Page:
On the occasion of International Archives Day (June 9) the National Archives of India is holding an exhibition titled Hamari Bhasha, Hamari Virasat at its premises. The exhibition is being held under the Azadi Ka Amrit Mahotsav (AKAM).
The exhibition presents a selection of original manuscripts drawn from the annals of the archival repository (such as Tattvartha Sutra, Ramayana, and Srimad Bhagwad Gita, among others), official files of the government, proscribed literature under the colonial regime, private manuscripts of eminent personalities, as well as from the rich collection of rare books held in the NAI Library.
It also includes among the most ancient in the world – the Gilgit Manuscripts, the oldest surviving manuscript collection in India. The birch bark folios (documents written on pieces of inner layer of the bark of birch trees; birch bark is known for its resistance to decay and decomposition) contain both canonical (sacred) and non-canonical Buddhist works that throw light on the evolution of Sanskrit, Chinese, Korean, Japanese, Mongolian, Machu and Tibetan religious-philosophical literature. These manuscripts were written between the 5th and 6th centuries CE. The Gilgit Manuscripts were discovered in three stages in the Naupur village (Gilgit region), and first announced by archaeologist Sir Aurel Stein in the year 1931.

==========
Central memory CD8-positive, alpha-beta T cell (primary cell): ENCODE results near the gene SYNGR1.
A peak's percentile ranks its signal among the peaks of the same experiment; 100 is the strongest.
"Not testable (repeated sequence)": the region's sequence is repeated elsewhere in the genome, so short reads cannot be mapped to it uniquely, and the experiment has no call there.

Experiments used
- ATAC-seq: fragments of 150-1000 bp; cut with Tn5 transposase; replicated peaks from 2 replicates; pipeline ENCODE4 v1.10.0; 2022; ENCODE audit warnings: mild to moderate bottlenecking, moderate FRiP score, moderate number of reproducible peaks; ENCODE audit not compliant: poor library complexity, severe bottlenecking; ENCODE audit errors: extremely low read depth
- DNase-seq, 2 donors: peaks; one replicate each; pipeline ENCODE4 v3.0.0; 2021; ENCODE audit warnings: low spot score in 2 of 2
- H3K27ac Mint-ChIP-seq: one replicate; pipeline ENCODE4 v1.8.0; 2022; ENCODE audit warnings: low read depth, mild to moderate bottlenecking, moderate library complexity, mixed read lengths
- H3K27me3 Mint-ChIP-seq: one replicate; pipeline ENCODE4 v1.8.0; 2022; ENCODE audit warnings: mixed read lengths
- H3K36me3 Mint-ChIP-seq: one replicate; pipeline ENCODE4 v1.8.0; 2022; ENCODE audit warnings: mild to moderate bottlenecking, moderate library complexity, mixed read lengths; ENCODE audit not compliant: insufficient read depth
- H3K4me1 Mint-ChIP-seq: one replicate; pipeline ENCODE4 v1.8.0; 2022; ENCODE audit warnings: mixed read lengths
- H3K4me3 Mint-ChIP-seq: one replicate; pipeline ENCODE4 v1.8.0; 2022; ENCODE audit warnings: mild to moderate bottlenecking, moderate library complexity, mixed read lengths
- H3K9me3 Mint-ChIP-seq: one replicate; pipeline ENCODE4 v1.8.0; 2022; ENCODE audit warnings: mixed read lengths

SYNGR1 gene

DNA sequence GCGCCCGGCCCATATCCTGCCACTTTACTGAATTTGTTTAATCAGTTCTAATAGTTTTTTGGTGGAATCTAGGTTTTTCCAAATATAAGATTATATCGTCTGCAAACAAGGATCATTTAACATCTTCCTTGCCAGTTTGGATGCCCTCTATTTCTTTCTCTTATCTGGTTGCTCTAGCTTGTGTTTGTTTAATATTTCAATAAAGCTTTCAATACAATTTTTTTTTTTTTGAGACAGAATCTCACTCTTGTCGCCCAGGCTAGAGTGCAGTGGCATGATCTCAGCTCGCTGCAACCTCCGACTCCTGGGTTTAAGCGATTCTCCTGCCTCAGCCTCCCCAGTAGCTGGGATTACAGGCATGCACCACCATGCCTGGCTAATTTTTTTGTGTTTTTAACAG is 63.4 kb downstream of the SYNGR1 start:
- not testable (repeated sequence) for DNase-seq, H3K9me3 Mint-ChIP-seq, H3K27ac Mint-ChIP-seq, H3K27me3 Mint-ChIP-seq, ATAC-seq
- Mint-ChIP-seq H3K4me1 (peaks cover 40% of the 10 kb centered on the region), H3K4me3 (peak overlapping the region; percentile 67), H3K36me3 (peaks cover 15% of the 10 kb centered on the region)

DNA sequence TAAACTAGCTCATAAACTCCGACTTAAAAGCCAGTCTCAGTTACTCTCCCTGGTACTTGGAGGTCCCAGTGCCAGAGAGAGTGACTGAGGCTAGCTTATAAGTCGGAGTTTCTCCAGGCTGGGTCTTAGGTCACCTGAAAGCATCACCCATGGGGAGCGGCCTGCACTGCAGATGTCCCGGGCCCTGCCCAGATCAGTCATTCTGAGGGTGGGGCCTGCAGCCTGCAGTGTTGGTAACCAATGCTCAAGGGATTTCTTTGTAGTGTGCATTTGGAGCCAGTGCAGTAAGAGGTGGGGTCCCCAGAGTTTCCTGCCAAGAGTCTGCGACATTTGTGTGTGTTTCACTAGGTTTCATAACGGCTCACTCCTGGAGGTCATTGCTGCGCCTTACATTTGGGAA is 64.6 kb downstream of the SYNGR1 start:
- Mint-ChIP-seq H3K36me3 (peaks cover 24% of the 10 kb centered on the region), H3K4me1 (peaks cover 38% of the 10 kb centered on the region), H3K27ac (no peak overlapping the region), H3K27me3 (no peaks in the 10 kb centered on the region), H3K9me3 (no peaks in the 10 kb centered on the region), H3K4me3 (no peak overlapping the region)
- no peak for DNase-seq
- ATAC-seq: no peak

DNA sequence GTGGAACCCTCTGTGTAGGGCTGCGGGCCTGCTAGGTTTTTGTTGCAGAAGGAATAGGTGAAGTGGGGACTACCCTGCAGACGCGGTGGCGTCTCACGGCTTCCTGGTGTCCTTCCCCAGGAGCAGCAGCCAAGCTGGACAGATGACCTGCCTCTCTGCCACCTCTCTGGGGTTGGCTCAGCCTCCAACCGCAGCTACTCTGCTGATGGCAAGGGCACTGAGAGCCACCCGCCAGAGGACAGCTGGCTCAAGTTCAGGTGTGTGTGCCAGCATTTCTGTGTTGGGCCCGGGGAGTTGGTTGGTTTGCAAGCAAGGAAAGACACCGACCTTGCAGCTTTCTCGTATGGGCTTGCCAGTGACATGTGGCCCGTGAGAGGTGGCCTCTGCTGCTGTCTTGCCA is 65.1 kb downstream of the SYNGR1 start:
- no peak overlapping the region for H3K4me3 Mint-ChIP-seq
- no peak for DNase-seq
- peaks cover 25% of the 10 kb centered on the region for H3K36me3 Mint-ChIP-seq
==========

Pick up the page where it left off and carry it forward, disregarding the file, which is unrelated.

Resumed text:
An endeavour to commemorate the treasured heritage of India’s linguistic diversity as a nation, it also sheds light on the vast corpus of archival records pertaining to variegated languages spoken across the length and breadth of the nation. India is blessed with extraordinary language diversity. According to an estimate’, out of 7,111 languages spoken globally, about 788 languages are spoken in India alone. India is thus one of the four most linguistically diversified countries in the world, along with Papa New Guinea, Indonesia, and Nigeria.
On view till July 08, 10:00 am to 5:00 pm everyday